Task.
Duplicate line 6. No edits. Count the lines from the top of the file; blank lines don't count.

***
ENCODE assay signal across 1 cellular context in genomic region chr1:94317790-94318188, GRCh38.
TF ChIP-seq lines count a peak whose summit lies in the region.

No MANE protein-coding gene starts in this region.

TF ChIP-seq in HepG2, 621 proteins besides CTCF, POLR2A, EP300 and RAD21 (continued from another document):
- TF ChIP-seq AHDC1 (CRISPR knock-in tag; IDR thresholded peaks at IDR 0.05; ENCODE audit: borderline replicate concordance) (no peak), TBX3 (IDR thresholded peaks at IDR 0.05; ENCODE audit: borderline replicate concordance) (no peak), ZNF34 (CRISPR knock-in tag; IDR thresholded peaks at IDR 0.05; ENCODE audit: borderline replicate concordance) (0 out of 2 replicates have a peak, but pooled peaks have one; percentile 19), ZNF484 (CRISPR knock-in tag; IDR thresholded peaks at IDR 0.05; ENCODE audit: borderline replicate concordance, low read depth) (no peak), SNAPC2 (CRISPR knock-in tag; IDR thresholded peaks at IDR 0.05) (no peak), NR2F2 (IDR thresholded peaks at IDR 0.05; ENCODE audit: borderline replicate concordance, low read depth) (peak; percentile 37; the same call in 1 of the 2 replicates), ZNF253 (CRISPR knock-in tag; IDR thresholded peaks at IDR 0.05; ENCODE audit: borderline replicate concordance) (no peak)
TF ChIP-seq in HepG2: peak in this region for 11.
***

TF ChIP-seq in HepG2: peak in this region for 11.